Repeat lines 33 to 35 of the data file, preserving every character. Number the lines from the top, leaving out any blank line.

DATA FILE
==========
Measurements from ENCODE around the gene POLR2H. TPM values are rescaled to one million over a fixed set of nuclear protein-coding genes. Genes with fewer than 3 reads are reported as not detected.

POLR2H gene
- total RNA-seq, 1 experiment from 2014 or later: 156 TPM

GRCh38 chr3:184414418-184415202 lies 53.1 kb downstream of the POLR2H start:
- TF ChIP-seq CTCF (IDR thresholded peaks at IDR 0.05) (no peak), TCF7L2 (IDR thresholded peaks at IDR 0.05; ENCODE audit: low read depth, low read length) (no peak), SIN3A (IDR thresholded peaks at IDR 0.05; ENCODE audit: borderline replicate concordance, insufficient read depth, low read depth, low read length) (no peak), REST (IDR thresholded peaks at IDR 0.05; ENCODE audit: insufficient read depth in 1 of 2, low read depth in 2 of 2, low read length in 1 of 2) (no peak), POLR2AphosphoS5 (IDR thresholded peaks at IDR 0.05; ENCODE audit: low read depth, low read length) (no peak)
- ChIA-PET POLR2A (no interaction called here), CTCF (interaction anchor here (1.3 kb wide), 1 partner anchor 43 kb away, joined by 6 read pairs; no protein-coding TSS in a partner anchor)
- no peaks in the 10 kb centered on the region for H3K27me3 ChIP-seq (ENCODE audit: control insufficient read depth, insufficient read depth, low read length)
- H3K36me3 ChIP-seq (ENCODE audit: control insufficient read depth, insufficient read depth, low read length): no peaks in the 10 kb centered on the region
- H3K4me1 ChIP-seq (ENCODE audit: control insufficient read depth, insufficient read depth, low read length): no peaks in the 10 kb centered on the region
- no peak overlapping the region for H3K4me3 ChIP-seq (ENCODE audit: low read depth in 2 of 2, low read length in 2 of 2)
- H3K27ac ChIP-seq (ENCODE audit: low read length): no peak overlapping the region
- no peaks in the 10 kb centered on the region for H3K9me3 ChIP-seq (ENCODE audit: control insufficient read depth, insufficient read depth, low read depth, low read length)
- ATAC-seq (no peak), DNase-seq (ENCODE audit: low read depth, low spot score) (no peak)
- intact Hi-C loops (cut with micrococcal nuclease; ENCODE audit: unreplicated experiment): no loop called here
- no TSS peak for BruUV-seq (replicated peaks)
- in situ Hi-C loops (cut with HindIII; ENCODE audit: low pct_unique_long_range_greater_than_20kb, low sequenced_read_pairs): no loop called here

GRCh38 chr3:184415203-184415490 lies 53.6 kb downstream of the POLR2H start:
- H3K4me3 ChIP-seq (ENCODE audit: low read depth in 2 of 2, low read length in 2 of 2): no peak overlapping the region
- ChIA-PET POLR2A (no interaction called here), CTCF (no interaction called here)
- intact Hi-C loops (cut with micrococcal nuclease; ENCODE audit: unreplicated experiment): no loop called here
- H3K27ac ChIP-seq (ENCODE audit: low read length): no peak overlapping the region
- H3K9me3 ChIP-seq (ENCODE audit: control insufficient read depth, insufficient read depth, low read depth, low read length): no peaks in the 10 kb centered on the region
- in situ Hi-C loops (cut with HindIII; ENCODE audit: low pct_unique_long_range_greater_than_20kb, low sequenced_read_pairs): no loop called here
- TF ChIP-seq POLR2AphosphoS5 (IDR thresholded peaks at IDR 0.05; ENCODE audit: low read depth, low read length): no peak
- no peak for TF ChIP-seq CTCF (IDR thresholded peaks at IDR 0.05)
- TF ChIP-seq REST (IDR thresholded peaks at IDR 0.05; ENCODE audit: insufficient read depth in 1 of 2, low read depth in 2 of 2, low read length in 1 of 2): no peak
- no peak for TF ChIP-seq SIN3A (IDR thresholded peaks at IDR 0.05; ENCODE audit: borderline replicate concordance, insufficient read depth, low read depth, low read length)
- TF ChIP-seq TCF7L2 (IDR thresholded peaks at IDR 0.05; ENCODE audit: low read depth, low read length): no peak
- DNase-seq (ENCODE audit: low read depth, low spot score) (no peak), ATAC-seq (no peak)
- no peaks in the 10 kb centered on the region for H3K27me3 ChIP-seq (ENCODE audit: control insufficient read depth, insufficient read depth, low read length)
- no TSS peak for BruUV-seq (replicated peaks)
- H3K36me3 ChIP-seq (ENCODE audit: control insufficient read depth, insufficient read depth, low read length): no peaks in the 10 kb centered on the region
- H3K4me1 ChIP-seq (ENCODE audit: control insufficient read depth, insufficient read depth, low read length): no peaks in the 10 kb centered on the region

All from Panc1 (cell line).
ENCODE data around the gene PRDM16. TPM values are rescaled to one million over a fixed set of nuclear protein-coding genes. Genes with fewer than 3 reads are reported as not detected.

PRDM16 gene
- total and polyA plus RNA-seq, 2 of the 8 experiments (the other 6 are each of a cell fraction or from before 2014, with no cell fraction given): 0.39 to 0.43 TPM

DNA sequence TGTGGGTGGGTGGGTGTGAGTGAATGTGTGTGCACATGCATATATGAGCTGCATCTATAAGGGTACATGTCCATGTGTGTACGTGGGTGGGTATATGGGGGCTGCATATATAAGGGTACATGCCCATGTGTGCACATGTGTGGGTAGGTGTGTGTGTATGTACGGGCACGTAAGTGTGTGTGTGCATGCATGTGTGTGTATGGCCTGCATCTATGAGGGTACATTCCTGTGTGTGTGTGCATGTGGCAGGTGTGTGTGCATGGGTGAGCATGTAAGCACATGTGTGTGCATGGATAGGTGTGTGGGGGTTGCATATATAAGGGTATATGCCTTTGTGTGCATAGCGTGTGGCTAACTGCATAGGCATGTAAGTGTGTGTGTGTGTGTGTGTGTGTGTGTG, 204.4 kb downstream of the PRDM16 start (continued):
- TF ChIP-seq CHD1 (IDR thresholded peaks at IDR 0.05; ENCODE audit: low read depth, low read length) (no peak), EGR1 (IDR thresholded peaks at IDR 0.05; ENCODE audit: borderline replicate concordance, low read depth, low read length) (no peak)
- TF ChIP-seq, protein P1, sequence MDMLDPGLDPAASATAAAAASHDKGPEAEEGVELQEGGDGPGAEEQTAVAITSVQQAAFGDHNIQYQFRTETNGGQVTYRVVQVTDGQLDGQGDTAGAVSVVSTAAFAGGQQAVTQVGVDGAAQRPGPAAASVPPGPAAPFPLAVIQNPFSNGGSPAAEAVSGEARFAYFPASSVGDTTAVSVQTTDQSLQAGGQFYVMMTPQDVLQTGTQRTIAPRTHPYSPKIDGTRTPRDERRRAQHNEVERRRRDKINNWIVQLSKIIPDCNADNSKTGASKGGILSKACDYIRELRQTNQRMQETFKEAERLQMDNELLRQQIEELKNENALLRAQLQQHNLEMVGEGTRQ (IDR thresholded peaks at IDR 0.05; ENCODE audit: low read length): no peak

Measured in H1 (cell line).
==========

- H3K4me1 ChIP-seq (ENCODE audit: control insufficient read depth, insufficient read depth, low read length): no peaks in the 10 kb centered on the region

All from Panc1 (cell line).
ENCODE data around the gene PRDM16. TPM values are rescaled to one million over a fixed set of nuclear protein-coding genes. Genes with fewer than 3 reads are reported as not detected.